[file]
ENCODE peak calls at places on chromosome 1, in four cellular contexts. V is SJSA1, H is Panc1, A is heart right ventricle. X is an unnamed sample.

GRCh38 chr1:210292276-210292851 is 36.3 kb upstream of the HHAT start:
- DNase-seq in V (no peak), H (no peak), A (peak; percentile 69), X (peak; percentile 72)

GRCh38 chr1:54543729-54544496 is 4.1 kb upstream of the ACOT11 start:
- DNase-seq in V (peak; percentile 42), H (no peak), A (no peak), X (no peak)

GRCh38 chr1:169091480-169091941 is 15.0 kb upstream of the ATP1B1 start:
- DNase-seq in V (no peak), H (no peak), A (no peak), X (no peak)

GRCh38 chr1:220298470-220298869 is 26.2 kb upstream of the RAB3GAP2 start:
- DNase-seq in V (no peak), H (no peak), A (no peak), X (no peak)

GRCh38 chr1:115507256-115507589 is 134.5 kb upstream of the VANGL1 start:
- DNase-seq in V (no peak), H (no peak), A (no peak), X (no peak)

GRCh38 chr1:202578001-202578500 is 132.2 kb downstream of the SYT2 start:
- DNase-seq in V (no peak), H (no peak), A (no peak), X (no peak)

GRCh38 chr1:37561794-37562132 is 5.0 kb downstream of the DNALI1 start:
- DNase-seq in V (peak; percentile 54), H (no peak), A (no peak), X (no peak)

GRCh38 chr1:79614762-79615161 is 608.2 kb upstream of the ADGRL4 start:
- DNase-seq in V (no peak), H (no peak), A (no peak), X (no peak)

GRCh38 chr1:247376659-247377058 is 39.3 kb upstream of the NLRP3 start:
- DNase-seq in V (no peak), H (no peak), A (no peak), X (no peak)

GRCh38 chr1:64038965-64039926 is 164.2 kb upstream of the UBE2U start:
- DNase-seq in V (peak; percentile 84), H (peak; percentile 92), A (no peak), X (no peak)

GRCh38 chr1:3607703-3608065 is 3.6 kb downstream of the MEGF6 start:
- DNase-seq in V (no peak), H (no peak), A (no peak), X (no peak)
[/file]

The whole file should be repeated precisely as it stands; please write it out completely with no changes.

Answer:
ENCODE peak calls at places on chromosome 1, in four cellular contexts. V is SJSA1, H is Panc1, A is heart right ventricle. X is an unnamed sample.

GRCh38 chr1:210292276-210292851 is 36.3 kb upstream of the HHAT start:
- DNase-seq in V (no peak), H (no peak), A (peak; percentile 69), X (peak; percentile 72)

GRCh38 chr1:54543729-54544496 is 4.1 kb upstream of the ACOT11 start:
- DNase-seq in V (peak; percentile 42), H (no peak), A (no peak), X (no peak)

GRCh38 chr1:169091480-169091941 is 15.0 kb upstream of the ATP1B1 start:
- DNase-seq in V (no peak), H (no peak), A (no peak), X (no peak)

GRCh38 chr1:220298470-220298869 is 26.2 kb upstream of the RAB3GAP2 start:
- DNase-seq in V (no peak), H (no peak), A (no peak), X (no peak)

GRCh38 chr1:115507256-115507589 is 134.5 kb upstream of the VANGL1 start:
- DNase-seq in V (no peak), H (no peak), A (no peak), X (no peak)

GRCh38 chr1:202578001-202578500 is 132.2 kb downstream of the SYT2 start:
- DNase-seq in V (no peak), H (no peak), A (no peak), X (no peak)

GRCh38 chr1:37561794-37562132 is 5.0 kb downstream of the DNALI1 start:
- DNase-seq in V (peak; percentile 54), H (no peak), A (no peak), X (no peak)

GRCh38 chr1:79614762-79615161 is 608.2 kb upstream of the ADGRL4 start:
- DNase-seq in V (no peak), H (no peak), A (no peak), X (no peak)

GRCh38 chr1:247376659-247377058 is 39.3 kb upstream of the NLRP3 start:
- DNase-seq in V (no peak), H (no peak), A (no peak), X (no peak)

GRCh38 chr1:64038965-64039926 is 164.2 kb upstream of the UBE2U start:
- DNase-seq in V (peak; percentile 84), H (peak; percentile 92), A (no peak), X (no peak)

GRCh38 chr1:3607703-3608065 is 3.6 kb downstream of the MEGF6 start:
- DNase-seq in V (no peak), H (no peak), A (no peak), X (no peak)